“Grand, all right,” said Elmer. He was a small man with a large-domed head. His blue eyes were restless with unhappy intelligence. His small frame was laced with scraggly ropes of muscle, the bonds of a thinking man forced to labor.
Few art mediums have worked as hard to gain credibility as graphic novels, perhaps fantasy and sci-fi in their quest to be regarded as literature. Legitimacy seems to have been granted given the expanding sections of this genre in libraries and bookstores, but many, including me remain sheepish when perusing them.
I jumped on the bandwagon with many when Batman: The Dark Night Returns and The Watchmen appeared on the scene. Both jump started the genre to such a degree that they're on the minds of many today due to their Hollywood adaptations. I became more impressed with this genre and moved through the works of Pekar (a full tribute is in the works).
The Adventuress by Audrey Niffenegger (author of The Time Traveler's Wife) was originally published by hand in the 80's. It reminds me of La passion de Jeanne d'Arc – the threshold, the tears behind those eyes, the isolation, and the nuns. Egypt also comes to mind: hands floating without arms hold veils, wine-glasses, and judgement; Eyes sometimes swirl but never blink or have a face. There's also alchemy, a cat, and transformation. The soul mourns a body with crossed arms folded under the chin. Ancient Greece comes to mind with play on weaving (Penelope); however, here a skirts unravelled to create a cocoon. The character seems to have conflicting emotions (thumoi) given the cleft figure and one that hugs and chokes itself. It's such a fantastical world that she, a moth, feasted on Napoleon's books.
The Pride of Baghdad presents war through the eyes of lions. At times the novel becomes too anthropomorphic — sex and rape, moral dilemmas (whether or not to eat humans) — but the point gets across. War starts when the zoo keepers throw them a donkey, enough food to last a while. Bombs blow up the pen's walls and they're free. They embark on a journey and on the way meet a wise turtle who states,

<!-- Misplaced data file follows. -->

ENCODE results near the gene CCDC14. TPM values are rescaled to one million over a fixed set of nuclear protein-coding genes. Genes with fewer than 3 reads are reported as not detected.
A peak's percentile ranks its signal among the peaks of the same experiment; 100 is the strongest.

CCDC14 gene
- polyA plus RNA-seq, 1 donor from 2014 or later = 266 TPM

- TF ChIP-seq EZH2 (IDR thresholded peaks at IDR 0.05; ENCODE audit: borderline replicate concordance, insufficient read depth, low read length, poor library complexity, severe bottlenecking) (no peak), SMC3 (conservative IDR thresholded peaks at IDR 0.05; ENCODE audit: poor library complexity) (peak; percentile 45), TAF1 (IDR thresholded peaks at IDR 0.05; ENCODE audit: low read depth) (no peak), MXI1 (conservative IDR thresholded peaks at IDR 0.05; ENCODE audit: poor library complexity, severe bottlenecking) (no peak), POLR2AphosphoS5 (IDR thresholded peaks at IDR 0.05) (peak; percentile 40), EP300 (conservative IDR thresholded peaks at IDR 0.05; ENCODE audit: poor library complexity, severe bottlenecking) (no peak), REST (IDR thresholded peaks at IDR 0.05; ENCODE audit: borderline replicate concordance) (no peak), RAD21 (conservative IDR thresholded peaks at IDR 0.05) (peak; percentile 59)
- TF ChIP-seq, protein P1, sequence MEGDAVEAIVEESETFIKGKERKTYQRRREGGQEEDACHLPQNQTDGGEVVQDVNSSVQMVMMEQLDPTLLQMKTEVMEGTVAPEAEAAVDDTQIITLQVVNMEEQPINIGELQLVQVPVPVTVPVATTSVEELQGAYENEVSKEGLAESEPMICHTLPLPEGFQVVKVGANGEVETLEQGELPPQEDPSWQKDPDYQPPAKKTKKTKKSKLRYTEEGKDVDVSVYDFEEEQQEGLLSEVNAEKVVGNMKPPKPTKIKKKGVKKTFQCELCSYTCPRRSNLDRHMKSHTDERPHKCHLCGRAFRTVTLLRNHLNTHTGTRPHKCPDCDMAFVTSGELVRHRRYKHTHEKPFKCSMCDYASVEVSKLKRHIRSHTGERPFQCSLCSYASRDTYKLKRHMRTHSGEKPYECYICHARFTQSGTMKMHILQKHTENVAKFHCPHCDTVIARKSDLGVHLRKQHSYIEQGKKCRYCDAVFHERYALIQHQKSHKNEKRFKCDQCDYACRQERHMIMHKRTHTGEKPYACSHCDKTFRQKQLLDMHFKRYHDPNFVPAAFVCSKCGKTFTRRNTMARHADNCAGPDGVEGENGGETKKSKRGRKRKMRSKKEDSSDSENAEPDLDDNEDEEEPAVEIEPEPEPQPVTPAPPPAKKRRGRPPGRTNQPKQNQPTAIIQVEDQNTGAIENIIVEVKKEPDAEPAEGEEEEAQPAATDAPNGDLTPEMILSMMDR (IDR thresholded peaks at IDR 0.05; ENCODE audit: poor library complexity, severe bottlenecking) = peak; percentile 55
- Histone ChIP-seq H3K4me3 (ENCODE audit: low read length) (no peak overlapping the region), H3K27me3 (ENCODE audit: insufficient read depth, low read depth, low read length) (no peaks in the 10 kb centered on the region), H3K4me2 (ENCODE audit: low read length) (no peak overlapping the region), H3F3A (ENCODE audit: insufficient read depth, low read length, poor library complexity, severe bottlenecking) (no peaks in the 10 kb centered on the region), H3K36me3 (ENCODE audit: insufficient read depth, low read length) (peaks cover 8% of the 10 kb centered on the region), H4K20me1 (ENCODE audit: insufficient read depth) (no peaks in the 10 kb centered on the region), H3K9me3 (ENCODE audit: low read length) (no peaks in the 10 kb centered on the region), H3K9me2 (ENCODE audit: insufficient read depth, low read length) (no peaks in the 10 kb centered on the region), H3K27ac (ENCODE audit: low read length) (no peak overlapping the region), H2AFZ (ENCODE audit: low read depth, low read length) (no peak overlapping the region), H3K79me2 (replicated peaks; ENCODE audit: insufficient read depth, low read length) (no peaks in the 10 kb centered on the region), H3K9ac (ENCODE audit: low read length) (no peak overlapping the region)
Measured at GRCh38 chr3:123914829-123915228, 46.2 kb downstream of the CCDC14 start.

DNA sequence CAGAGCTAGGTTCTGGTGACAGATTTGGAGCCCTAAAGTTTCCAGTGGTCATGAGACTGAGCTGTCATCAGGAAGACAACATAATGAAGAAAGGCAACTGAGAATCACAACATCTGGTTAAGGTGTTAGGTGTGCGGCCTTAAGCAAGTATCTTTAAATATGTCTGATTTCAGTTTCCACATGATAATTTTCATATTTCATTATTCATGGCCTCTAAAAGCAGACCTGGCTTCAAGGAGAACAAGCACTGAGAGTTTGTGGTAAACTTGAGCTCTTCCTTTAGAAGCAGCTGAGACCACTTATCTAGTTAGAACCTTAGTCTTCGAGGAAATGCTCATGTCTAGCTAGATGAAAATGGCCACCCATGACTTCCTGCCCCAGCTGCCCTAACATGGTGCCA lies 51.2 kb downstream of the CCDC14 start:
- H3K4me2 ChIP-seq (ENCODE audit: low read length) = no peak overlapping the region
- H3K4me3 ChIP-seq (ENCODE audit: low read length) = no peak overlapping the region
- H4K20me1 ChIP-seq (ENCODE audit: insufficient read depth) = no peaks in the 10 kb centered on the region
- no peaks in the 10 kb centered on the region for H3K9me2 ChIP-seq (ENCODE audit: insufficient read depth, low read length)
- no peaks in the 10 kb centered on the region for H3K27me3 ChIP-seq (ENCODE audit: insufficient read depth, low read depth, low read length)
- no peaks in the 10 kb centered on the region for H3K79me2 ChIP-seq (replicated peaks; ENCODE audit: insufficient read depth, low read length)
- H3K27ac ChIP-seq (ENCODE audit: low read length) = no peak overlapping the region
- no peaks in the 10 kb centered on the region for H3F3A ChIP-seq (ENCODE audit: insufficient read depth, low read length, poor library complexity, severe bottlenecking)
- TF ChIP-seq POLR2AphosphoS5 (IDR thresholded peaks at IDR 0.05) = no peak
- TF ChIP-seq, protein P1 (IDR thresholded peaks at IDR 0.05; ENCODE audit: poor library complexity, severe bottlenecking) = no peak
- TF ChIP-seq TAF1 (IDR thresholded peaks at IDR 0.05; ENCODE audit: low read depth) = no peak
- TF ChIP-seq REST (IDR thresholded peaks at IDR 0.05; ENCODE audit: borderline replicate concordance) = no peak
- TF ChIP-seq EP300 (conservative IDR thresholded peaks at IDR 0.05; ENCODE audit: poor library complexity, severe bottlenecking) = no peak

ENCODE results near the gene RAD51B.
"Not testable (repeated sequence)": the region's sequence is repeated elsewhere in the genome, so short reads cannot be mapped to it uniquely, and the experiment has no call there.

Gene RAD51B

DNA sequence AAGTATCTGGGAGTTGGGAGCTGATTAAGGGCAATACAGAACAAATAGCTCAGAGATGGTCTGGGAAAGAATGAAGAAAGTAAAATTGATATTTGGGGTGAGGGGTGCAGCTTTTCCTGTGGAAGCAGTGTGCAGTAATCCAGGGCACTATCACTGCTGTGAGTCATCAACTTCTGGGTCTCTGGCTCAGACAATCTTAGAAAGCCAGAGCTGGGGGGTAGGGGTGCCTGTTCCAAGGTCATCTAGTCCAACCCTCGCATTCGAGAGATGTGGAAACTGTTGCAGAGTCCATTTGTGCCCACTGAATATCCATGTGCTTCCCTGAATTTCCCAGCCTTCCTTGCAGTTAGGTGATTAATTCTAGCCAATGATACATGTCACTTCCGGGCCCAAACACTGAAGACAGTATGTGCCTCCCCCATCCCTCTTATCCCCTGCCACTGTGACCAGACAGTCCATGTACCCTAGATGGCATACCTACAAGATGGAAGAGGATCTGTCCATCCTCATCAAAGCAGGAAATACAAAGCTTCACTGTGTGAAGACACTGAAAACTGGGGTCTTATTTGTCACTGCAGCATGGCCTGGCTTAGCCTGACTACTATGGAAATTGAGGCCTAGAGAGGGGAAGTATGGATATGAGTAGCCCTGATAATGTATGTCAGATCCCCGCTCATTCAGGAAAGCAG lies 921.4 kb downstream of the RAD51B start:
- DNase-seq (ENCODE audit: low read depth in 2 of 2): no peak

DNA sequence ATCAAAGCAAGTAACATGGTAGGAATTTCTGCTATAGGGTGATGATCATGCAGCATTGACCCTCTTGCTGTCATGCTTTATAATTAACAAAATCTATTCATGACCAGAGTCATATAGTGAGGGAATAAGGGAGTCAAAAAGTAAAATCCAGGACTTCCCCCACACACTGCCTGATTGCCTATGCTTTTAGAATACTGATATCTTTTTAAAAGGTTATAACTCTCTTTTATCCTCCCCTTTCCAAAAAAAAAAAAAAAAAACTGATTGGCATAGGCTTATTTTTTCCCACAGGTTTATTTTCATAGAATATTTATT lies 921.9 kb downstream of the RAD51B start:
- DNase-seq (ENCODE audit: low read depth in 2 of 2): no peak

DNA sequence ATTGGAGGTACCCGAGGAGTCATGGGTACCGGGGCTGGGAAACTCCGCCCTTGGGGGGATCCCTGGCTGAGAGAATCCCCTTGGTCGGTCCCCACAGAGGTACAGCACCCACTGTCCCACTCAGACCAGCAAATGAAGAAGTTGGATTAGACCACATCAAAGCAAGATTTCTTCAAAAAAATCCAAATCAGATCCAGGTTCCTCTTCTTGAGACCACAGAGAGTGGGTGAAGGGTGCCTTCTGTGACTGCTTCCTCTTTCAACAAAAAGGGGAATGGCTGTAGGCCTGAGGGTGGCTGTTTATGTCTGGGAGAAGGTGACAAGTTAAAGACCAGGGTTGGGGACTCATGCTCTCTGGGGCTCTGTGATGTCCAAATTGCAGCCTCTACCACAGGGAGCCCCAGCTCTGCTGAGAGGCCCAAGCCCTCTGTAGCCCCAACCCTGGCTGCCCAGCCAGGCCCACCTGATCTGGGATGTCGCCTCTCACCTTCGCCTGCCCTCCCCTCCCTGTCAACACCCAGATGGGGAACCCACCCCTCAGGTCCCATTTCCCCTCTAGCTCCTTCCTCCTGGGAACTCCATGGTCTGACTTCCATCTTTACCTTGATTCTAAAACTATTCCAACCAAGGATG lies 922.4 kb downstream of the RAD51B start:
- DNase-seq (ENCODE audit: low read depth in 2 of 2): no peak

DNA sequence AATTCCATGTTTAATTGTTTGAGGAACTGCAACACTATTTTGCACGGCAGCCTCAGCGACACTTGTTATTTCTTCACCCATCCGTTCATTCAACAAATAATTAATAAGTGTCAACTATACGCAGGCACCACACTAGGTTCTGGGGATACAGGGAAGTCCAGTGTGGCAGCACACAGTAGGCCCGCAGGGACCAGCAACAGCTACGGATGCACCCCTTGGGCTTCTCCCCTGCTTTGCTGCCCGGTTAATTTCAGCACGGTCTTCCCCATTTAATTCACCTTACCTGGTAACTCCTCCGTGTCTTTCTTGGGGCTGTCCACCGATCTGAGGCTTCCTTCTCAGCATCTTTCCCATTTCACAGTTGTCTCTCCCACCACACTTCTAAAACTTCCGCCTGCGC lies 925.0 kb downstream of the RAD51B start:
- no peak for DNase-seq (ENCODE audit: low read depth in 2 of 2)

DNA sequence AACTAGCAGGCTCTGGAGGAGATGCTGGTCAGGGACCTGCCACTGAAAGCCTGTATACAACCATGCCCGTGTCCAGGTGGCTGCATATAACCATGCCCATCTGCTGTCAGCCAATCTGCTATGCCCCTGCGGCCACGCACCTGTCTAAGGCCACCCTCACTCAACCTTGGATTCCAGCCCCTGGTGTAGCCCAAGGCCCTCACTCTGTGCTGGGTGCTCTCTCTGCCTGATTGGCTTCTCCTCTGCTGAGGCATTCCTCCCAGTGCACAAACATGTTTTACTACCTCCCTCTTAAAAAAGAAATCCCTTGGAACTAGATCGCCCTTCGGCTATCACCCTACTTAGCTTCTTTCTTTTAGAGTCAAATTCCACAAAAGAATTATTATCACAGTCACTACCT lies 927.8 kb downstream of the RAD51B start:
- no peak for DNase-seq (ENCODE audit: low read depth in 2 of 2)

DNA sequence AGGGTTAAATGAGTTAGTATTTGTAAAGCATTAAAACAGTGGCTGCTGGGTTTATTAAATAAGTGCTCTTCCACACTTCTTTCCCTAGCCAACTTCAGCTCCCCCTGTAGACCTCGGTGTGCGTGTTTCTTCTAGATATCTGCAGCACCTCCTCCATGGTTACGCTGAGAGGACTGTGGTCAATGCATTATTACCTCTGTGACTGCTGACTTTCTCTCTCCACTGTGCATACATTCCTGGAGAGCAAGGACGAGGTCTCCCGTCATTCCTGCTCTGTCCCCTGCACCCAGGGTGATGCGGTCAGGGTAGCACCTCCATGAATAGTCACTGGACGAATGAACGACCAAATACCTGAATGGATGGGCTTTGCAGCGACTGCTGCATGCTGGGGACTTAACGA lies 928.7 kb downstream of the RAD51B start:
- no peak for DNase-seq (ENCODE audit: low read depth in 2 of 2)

Tigris is the name of the river, dummy. … Everything's got a name. It's how we make crap belong to us. And this stretch of crap is my fishing hole.
There's black stuff under the earth, boy. Poison. When the walkers fight, they send it spewing into the sky, and spilling into the … into the sea.
Although the dialogue can be predictable, the illustrations make use colour very effectively, the dark grey and sepia of tragedy and bright tones for violence. On the whole, the work seems a little too surreal for war, but that might just be how lions view things.
I might as well clinch my reputation as a world-class nutcase by saying something good about Karl Marx, commonly believed in this country, and surely in Indian-no-place [Indianapolis], to have been one of the most evil people who ever lived.
He did invent Communism, which we have long been taught to hate, because we are so in love with Capitalism, which is what we call the casinos on Wall Street.
Communism is what Karl Marx hoped could be an economic scheme for making industrialized nations take good care of people, and especially of children and the old and disabled, as tribes and extended families used to do, before they were dispersed by the Industrial Revolution (Vonnegut, K. 2008. Armageddon in Retrospect, p. 23).